Lay­ers Of Fear

De­vel­oper Bloober Team Pub­lisher Aspyr For­mat PC, PS4 (tested), Xbox One Re­lease Out now


PC, PS4, Xbox One

There is real tragedy at the core of Bloober Team’s Lay­ers Of Fear, but it has noth­ing to do with its histri­on­i­cally de­liv­ered tale of an al­co­holic artist’s de­scent into iso­la­tion and mad­ness. The game’s cen­tral con­ceit – which sees a di­lap­i­dated old house con­tin­u­ally con­tort and shift around you – is ex­e­cuted so exquisitely, with such re­lent­less in­ven­tive­ness, that you spend con­sid­er­ably more time ex­cit­edly charg­ing for the next door to coo at an­other clever trick than you do be­ing scared of what might lurk be­hind it.

But the dis­ap­point­ing ab­sence of any sus­tained sense of fear has as much to do with the hack­neyed hor­ror sta­ples that are wheeled out to com­ple­ment this spa­tial chi­canery. A jit­tery, lank-haired and black-eyed woman. A pro­ces­sion of an­i­mate dolls. Skit­ter­ing rats that are meant to be dis­con­cert­ing but some­how come over as cute. It’s as if the stu­dio didn’t have enough con­fi­dence in its un­set­tling cen­tral idea and pan­icked. And then there’s the voice act­ing, which is ris­i­ble to the point of fi­asco through­out.

But scrape away th­ese fail­ings and you’re left with one of the smartest ex­am­ples of en­vi­ron­men­tal mis­di­rec­tion ever com­mit­ted to code. This isn’t sim­ply a case of go­ing through a door, clos­ing it, and then find­ing – sur­prise – a new area has been loaded when you next open it (al­though there’s plenty of that, too). This is close-up magic per­formed with grin-in­duc­ing brag­gado­cio, ca­pa­ble of wrong-foot­ing you over and over. Rooms change in sub­tle and con­spic­u­ous ways when you turn your back, and then again when your at­ten­tion is drawn. Ev­ery time you try to catch the shift­ing floor­plan out, it’s one blue­print ahead of you.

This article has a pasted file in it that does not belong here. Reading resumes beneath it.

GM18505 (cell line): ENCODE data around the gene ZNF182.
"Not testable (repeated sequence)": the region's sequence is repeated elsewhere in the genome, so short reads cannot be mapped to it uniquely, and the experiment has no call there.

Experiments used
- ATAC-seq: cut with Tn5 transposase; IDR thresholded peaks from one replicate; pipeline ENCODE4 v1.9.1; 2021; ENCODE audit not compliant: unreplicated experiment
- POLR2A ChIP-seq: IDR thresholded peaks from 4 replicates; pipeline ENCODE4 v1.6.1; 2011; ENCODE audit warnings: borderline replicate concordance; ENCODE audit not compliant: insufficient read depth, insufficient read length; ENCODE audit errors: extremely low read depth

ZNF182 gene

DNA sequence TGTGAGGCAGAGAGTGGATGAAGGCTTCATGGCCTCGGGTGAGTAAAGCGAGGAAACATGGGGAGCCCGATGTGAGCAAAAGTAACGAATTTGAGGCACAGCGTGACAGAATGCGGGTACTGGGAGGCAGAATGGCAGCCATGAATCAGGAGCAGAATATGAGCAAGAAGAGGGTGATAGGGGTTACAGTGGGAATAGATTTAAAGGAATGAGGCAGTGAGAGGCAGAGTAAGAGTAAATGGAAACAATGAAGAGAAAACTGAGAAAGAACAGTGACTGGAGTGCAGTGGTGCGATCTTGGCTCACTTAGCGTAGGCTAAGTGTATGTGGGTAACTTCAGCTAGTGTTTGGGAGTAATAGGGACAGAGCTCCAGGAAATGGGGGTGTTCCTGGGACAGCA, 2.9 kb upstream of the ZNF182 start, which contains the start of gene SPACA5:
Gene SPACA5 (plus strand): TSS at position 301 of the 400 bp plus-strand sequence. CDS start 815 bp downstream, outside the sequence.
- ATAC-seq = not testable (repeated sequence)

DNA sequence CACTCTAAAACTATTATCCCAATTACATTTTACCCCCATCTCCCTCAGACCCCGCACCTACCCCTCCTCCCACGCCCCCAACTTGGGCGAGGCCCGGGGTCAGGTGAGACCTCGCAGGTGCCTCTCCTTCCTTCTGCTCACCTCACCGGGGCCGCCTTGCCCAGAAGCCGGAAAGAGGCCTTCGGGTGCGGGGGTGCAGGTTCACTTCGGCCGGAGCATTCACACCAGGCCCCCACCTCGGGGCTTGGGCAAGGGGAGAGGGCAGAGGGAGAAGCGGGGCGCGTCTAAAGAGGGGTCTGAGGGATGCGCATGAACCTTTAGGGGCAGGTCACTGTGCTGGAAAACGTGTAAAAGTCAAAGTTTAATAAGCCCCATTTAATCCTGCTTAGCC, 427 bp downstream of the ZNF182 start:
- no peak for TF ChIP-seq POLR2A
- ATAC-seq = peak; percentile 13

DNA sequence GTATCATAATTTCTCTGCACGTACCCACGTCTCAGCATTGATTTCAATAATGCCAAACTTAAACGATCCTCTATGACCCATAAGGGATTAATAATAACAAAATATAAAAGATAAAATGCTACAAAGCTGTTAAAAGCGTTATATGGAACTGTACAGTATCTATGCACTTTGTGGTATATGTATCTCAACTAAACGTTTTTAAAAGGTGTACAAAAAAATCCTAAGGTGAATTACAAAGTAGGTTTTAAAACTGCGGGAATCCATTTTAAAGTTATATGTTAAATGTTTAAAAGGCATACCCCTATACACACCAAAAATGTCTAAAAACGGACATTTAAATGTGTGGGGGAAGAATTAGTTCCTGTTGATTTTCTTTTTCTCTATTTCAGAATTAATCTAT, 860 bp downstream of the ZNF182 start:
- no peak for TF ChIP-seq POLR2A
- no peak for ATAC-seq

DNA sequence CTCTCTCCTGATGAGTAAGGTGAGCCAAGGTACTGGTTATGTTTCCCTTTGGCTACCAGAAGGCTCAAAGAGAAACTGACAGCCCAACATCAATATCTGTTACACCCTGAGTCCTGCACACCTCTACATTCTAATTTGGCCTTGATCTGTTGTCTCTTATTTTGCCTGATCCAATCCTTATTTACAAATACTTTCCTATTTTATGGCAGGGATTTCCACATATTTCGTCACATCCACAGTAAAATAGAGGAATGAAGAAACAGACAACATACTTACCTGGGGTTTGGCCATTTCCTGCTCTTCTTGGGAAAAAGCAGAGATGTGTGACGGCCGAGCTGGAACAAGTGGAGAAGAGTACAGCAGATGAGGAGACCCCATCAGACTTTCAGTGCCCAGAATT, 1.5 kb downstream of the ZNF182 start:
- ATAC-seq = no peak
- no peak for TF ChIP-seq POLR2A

The re­sult is a pow­er­ful ero­sion of any con­fi­dence in your own sense of di­rec­tion. The fact that ev­ery­thing hap­pens in such close quar­ters, fla­grantly dar­ing you to try to spot the method, proves in­tox­i­cat­ing. The down­side of this dis­re­spect for the laws of physics is that any sense of place is also com­pro­mised as you pace through sim­i­lar-look­ing cor­ri­dors and rooms that all feel vaguely fa­mil­iar, al­ways lead­ing back to the artist stu­dio from which your night­mare be­gins.

The cor­ri­dors cer­tainly look nice, but to ease your pas­sage we rec­om­mend switch­ing off the ex­ces­sive con­troller ac­cel­er­a­tion and head-bob op­tions. Do­ing so won’t al­le­vi­ate the os­cil­lat­ing fram­er­ate is­sues that be­set the game, but you won’t feel quite as nau­seous.

What could’ve been a new high-wa­ter mark for hor­ror is weighed down by a litany of clang­ing mis­steps, but while the game’s many prob­lems con­spire to tar­nish its in­no­va­tions, the lat­ter are so far ahead of other games’ tricks that they daz­zle none­the­less.

The game con­tin­u­ally toys with your un­der­stand­ing of the en­vi­ron­ment, but smartly loops back to – and ref­er­ences – fa­mil­iar spa­ces as it does so. The ef­fect is to fur­ther dis­con­cert you as your grasp on re­al­ity slips away

MIXED SUC­CESS Lay­ers Of Fear is at its best when it doesn’t lean on es­tab­lished hor­ror ideas. The game’s en­vi­ron­men­tal smarts are the prin­ci­pal ex­am­ple of it break­ing new ground, but Bloober Team’s artists have also hit on a sin­gu­lar aes­thetic. Art and art-mak­ing be­come a re­cur­ring theme as paint­ings melt and dis­tort, and oil paints splat­ter cor­ri­dors colour­fully. It’s a kind of in­ven­tive­ness that de­serves to be the back­drop for more orig­i­nal hor­ror themes than the game can de­liver.

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